This week on the web

By Josh Cowls

Here’s another round-up and run-down of the best of the web this week.

1. In Prospect, Evgeny Morozov offers a history of the internet, and the dangers it now poses:

The internet’s early visionaries wanted to build an exemplary city on the hill, but never bothered to spell out how to keep it exemplary once it started growing.

2. John Carlin takes a fresh look at the legend of Nelson Mandela, ahead of his 93rd birthday next week:

The big truth is that Mandela, like Lincoln, achieved the historically rare feat of uniting a fiercely divided country. The feat is rare because what ordinary politicians have always done is seek power by highlighting difference and fueling antagonism. Mandela sought it by appealing to people’s common humanity.

3. In City Journal, a review of Francis Fukuyama’s tome on human civilisation, and global developments since he proclaimed ‘the end of history’ twenty years ago:

Will this book—a 500-page survey of the growth of states “from prehuman times to the French Revolution,” with a promised second volume taking the story up to the present—finally be the one to emancipate Fukuyama from the end of history?

4. Ahead of the launch of the US version of The X Factor, which will be pitted against his previous smash-hit American Idol, a look at the career so far of Simon Cowell:

Years of sitting at a judging table determining a person’s fate with a sharp-tongued critique has given Mr. Cowell a Messiah complex.

5. From The Atlantic, the suggestion that your mobile phone is fueling civil war in Africa’s heartland:

Pick up any household electronic — a phone, a remote, or a laptop — and it could contain minerals mined in the Democratic Republic of the Congo, a country where armed rebel groups connected with crimes of rape and murder profit from trade of these minerals.

6. Six months on from the first protests in Tunisia, an upbeat assessment from The Economist of the prospects for more change in the Arab world:

The immediate fate of the Arab spring turns on Libya and Syria, both in the throes of revolution. If either got rid of its dictator, the overall Arab movement towards democracy would enjoy a huge step up.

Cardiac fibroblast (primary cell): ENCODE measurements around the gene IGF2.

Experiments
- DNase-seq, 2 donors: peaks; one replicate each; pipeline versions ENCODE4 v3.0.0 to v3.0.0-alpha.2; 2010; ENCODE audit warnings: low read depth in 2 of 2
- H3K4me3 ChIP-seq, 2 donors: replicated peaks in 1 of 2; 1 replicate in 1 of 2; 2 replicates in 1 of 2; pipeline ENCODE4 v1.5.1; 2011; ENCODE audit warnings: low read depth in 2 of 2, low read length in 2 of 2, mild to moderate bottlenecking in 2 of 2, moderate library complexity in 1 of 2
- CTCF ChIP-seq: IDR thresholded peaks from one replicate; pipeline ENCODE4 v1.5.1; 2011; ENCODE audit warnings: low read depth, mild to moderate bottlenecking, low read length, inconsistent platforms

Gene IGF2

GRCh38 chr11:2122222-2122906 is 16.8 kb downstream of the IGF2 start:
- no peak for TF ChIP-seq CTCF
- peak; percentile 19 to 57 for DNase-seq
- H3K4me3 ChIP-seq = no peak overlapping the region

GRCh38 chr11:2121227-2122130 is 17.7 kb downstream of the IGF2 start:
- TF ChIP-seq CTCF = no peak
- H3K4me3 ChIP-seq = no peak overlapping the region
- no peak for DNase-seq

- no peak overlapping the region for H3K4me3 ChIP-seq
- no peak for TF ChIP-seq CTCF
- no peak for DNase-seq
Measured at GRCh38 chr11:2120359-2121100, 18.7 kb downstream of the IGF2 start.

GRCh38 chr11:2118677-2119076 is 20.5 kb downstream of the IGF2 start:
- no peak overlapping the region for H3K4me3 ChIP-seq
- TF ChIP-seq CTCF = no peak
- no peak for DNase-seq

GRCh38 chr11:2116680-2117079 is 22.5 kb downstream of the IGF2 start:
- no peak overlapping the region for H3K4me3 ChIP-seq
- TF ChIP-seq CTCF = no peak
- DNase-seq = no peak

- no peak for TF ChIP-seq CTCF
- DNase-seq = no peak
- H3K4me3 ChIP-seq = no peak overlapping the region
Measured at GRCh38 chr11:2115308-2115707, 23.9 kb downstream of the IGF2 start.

7. Comedian Ricky Gervais has some brief suggestions on how to live:

I don’t know what happiness is but it’s definitely NOT just going with the flow. Stop the flow, go against the flow, start the flow, but don’t under any circumstance just go with the flow.

8. In Foreign Policy, international relations theorist Stephen Walt identifies nationalism as the most powerful force in the world today:

Modern states have a powerful incentive to promote national unity — in other words, to foster nationalism — because having a loyal and united population that is willing to sacrifice (and in extreme cases, to fight and die) for the state increases its power and thus its ability to deal with external threats.

9. The Guardian has news on how Zambia and Ghana are the latest countries to escape the poverty trap:

Remember the poverty trap? Countries stuck in destitution because of weak institutions put in place by colonial overlords, or because of climates that foster disease, or simply by the fact that poverty is overwhelmingly self-perpetuating. Apparently the trap can be escaped.

10. The Daily Mash has the scoop on why Team GB might fall behind at next year’s Olympic Games:

“A cheerful smile, a thank-you card for the judges awarding you zero points and offering to make everyone a cuppa while they’re busy receiving their medal is far better than anything so gauche as a world record, I feel.”

Video of the week: the trailer for One Day on Earth, a film compiling footage shot on a single 24-hour period in every country.

Photos of the week: 1940s Manhattan.

Graphic of the week: everything you ever wanted to know about suncream.

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